The Bernardinelli-Bernstein comet last came close to the Sun at 18 AU around 3.5 million years ago, but the next approach will be at roughly 11 AU.
One of the largest comets ever discovered in space — the Bernardinelli-Bernstein comet (or C/2014 UN27) — will be paying a visit to Earth’s solar system in 2031 while on its closest approach to the Sun. Predominantly made out of ice, rock, and dust, the space community also has a few other names for comets such as ‘dirty snowballs’ and ‘cosmic snowballs’ due to their peculiar structure as they orbit around a star on their strongly elliptical orbit and leave behind a trail that can be hundreds of thousands of miles in length.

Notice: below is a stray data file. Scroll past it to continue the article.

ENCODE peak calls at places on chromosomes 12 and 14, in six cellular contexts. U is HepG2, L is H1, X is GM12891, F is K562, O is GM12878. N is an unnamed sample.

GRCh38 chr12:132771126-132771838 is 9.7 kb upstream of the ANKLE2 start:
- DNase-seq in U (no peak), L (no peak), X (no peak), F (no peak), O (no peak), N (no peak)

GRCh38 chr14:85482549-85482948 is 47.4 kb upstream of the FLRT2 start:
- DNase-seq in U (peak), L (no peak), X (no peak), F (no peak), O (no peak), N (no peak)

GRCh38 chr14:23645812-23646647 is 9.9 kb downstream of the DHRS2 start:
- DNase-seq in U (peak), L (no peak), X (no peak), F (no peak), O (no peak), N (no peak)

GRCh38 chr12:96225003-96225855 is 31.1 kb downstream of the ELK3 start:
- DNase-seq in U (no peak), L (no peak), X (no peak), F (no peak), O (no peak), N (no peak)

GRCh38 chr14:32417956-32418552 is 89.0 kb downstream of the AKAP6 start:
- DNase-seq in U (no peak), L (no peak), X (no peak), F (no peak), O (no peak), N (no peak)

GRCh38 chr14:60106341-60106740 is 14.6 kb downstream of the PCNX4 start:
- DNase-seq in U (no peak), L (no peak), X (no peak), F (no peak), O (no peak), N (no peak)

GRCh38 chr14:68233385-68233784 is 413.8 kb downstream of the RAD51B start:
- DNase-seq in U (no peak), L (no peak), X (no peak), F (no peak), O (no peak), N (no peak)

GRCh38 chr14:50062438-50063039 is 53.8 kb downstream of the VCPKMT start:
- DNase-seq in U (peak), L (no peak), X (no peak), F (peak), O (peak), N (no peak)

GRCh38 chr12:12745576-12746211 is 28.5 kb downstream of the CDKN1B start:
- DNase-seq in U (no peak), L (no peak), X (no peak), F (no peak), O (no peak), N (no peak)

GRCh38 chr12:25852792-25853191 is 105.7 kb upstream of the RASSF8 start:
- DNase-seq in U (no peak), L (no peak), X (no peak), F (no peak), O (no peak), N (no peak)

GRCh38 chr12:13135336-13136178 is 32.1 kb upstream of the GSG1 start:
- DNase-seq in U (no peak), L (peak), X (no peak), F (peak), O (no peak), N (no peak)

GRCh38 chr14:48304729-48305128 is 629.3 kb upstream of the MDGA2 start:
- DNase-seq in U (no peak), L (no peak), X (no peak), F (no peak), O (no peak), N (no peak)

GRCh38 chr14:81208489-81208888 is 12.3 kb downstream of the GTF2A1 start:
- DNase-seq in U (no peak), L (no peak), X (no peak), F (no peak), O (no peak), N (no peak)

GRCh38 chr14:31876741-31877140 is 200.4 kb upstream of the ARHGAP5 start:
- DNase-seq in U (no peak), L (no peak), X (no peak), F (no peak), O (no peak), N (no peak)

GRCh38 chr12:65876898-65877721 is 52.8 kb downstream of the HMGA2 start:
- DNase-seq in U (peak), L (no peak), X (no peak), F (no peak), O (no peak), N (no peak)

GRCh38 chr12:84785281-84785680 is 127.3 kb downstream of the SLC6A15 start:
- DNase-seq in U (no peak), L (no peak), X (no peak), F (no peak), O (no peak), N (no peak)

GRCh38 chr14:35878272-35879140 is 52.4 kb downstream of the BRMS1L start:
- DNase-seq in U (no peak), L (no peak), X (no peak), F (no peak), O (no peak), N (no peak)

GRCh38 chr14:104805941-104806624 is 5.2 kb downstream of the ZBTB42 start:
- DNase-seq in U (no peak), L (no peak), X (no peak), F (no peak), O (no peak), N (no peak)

Known to float in the vastness of space for thousands of years, a comet meets its demise when it gets a little too close to a star, causing the heat generated from the star to vaporize its icy body. Sometimes, a comet can also be torn apart when nearby cosmic objects with a strong gravitational pull cause the solid nucleus to break into multiple pieces. Even though the number of comets known to scientists currently stands at less than four thousand, it has been theorized that there are billions out there in the Kuiper Belt and the distant Oort cloud.